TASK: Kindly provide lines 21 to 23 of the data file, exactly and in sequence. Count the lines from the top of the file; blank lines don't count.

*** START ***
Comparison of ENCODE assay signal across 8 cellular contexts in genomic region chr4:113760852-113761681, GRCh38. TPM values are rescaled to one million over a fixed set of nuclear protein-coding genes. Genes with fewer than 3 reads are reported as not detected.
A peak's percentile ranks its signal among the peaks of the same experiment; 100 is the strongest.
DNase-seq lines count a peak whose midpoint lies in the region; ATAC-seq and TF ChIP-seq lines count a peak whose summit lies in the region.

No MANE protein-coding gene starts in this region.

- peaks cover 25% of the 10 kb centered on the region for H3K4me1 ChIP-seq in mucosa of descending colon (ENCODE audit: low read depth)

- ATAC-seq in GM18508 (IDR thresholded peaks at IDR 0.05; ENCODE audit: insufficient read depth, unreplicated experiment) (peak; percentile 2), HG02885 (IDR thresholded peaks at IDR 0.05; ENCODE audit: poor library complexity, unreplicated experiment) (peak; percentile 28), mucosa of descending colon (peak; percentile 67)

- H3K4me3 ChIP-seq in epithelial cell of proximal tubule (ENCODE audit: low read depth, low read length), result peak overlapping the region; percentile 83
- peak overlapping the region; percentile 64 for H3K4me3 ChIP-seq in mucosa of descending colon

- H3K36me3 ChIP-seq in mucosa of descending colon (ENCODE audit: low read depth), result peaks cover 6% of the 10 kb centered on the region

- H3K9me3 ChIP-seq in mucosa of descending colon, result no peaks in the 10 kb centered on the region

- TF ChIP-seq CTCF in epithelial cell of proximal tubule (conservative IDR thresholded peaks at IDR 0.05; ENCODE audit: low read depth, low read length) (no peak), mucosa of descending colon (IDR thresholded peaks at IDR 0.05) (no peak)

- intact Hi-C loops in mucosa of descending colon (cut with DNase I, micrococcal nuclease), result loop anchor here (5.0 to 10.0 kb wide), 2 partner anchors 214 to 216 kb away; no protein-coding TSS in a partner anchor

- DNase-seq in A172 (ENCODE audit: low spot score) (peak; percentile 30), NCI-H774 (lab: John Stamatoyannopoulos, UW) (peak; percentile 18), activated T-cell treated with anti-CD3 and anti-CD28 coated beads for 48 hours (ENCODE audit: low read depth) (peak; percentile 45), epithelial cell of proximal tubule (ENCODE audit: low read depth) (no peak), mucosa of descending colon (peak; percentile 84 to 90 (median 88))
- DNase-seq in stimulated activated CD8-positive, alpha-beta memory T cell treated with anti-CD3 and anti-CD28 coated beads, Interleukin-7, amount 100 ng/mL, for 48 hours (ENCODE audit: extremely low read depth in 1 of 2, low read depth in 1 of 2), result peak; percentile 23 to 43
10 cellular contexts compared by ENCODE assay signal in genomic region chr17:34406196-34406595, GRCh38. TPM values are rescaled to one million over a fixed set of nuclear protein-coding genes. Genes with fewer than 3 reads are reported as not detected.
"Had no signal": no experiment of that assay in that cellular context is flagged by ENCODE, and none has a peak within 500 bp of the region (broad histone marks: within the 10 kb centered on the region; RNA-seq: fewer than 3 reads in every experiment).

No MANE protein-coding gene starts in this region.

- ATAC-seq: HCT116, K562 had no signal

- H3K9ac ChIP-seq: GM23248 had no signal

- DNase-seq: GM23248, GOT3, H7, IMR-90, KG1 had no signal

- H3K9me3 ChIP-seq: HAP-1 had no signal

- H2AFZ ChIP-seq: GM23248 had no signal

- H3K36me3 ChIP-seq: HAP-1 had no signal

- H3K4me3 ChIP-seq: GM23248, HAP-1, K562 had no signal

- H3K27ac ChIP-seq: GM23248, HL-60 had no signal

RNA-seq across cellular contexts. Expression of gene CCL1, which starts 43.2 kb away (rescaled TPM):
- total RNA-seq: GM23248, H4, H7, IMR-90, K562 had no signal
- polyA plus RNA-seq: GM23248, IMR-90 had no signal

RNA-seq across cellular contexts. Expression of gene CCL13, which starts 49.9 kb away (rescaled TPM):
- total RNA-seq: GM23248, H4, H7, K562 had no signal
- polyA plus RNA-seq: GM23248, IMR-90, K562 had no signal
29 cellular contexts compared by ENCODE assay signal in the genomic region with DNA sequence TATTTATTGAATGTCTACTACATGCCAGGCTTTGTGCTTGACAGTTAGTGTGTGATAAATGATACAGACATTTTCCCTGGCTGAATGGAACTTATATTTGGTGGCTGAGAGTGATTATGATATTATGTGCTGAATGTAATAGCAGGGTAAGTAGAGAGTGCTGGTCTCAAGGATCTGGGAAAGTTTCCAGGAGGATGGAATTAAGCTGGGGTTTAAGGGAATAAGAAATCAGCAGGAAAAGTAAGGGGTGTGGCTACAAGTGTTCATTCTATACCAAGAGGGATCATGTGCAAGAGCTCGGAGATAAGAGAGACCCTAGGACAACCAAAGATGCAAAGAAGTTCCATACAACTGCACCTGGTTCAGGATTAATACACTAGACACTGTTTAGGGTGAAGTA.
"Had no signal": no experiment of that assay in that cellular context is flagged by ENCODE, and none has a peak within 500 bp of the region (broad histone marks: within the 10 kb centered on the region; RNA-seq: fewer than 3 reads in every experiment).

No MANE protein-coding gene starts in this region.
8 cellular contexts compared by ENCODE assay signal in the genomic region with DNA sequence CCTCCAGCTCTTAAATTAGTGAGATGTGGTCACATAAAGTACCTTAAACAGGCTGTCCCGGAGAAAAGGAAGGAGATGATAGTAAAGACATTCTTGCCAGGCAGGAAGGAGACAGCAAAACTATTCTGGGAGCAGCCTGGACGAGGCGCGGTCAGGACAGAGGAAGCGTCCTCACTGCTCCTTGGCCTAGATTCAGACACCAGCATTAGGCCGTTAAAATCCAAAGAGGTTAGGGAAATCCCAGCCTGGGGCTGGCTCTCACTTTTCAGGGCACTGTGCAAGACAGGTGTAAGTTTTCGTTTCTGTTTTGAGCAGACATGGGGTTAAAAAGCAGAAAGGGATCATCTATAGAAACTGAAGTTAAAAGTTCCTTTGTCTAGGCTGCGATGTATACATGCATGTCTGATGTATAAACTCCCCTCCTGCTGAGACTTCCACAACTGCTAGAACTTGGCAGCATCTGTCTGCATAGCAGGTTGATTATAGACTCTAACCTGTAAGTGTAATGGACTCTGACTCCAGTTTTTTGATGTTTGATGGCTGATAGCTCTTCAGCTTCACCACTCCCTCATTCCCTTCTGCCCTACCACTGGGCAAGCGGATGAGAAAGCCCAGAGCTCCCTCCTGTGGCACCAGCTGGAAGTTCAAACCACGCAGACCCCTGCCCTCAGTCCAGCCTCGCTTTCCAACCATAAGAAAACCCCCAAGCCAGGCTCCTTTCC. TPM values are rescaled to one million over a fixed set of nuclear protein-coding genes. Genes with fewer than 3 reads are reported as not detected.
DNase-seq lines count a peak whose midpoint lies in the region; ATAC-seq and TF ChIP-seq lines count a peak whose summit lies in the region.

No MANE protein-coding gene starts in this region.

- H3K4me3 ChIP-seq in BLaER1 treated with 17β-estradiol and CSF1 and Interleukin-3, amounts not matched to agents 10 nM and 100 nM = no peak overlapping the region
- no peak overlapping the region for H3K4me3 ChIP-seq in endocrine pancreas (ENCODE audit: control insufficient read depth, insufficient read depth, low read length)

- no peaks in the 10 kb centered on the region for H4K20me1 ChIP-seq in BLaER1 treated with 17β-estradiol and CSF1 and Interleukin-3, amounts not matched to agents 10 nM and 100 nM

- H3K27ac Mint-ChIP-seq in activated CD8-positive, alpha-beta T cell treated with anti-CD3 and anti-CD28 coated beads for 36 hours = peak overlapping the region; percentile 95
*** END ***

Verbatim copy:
- H3K9me3 ChIP-seq: HAP-1 had no signal

- H2AFZ ChIP-seq: GM23248 had no signal

- H3K36me3 ChIP-seq: HAP-1 had no signal